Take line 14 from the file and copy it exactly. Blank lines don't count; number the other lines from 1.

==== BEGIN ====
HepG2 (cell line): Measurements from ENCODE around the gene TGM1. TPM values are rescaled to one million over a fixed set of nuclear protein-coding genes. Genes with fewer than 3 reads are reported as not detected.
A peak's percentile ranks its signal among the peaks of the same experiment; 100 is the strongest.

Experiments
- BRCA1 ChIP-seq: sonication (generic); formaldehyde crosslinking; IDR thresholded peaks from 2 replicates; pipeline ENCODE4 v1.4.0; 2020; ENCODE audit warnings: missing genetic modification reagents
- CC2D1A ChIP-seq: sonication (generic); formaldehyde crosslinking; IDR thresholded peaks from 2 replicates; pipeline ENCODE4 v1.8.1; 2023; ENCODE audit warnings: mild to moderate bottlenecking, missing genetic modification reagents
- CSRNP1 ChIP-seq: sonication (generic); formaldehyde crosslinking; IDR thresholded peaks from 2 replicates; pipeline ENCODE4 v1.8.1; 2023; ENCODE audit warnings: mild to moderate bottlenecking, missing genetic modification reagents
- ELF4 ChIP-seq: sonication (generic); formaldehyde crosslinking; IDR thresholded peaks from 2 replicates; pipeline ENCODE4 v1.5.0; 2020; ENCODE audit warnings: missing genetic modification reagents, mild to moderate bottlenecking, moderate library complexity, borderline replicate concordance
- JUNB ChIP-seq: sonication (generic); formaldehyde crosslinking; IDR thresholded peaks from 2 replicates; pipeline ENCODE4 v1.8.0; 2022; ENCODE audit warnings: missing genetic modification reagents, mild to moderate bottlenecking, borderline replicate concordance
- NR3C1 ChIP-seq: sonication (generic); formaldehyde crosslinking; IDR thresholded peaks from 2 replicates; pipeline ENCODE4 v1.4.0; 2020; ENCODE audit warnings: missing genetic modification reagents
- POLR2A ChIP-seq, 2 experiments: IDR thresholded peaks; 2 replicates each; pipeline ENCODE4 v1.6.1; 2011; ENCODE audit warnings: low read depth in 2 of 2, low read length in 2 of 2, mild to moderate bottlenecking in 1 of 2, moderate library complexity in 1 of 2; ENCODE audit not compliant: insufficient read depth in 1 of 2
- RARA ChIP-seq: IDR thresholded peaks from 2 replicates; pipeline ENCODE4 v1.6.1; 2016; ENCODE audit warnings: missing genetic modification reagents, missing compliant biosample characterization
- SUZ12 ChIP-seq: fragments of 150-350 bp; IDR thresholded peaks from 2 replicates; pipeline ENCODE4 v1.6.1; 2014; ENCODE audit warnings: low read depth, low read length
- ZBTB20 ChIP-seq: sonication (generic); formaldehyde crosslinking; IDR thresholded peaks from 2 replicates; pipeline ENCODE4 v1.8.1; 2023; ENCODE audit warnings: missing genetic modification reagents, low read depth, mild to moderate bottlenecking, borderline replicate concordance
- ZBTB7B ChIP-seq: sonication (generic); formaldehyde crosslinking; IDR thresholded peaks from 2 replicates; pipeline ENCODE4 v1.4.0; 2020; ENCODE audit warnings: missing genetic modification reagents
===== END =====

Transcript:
- ZBTB7B ChIP-seq: sonication (generic); formaldehyde crosslinking; IDR thresholded peaks from 2 replicates; pipeline ENCODE4 v1.4.0; 2020; ENCODE audit warnings: missing genetic modification reagents